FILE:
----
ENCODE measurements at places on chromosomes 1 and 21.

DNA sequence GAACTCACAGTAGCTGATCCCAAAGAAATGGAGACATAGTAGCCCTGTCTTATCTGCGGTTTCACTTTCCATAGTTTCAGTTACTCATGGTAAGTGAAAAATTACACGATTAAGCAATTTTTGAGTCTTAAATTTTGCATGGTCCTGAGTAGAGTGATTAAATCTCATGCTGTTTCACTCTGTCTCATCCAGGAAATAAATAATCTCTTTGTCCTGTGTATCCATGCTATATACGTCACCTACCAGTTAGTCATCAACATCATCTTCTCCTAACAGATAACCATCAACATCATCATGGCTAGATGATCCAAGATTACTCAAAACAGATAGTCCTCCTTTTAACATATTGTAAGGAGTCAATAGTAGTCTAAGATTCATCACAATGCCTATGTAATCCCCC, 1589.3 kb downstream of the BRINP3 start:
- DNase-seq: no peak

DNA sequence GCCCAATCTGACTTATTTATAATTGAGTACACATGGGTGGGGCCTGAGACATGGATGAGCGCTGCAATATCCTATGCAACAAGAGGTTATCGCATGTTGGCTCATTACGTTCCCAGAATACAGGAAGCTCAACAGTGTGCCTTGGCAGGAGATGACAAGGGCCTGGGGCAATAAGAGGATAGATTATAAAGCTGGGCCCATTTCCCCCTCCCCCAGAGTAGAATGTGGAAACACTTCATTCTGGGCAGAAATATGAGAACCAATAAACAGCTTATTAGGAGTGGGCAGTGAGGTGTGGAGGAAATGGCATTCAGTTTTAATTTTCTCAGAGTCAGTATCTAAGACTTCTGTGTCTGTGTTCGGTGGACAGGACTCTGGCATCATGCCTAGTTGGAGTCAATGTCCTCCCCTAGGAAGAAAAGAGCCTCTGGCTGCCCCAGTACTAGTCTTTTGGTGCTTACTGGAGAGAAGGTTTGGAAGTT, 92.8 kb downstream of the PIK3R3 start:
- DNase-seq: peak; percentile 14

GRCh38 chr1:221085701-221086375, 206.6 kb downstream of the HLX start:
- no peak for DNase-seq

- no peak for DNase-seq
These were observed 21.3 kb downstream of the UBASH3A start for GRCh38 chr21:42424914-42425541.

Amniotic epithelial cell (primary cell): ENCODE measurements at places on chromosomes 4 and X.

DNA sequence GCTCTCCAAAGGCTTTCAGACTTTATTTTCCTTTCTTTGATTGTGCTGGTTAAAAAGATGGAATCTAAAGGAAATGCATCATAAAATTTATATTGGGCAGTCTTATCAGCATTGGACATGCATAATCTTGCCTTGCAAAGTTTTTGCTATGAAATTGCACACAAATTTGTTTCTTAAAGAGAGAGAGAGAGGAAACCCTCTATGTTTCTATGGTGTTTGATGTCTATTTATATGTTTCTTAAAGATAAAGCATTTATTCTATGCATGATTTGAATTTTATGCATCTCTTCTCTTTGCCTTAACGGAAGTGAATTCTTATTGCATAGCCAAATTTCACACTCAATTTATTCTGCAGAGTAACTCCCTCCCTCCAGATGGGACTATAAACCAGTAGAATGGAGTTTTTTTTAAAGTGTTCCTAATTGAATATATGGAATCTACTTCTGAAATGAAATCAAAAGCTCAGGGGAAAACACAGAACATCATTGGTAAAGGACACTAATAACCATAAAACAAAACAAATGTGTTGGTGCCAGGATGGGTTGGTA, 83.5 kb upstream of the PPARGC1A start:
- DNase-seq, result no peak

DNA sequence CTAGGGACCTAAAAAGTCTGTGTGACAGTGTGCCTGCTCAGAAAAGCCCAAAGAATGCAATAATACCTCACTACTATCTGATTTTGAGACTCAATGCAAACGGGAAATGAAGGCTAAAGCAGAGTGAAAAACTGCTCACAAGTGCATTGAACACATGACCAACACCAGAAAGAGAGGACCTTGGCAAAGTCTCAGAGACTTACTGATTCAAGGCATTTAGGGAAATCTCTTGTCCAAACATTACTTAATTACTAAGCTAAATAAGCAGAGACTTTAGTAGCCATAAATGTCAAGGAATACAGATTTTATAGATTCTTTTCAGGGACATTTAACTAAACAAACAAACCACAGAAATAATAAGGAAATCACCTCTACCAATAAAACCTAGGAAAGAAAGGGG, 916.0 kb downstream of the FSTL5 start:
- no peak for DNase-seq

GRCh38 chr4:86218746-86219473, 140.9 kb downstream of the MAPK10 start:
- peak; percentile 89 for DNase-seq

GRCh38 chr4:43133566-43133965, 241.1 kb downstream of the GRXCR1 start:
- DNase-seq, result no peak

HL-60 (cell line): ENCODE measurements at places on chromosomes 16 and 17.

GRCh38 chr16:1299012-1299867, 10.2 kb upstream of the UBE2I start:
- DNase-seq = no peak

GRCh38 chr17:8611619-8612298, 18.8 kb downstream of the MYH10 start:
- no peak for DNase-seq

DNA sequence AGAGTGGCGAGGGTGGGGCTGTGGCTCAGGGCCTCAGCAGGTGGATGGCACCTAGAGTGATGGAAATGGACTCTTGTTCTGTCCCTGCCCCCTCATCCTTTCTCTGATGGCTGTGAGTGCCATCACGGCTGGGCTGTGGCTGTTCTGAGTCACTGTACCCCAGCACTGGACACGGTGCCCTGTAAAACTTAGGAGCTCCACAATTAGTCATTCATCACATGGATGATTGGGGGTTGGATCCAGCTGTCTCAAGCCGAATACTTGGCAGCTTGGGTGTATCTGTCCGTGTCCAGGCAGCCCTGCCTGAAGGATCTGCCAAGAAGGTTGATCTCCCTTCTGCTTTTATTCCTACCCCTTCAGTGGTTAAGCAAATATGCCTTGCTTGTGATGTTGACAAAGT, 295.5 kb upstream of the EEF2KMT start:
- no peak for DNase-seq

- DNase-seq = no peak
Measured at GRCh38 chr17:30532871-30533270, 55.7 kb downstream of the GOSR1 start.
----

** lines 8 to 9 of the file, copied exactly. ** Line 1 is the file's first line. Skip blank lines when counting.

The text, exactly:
- no peak for DNase-seq
These were observed 21.3 kb downstream of the UBASH3A start for GRCh38 chr21:42424914-42425541.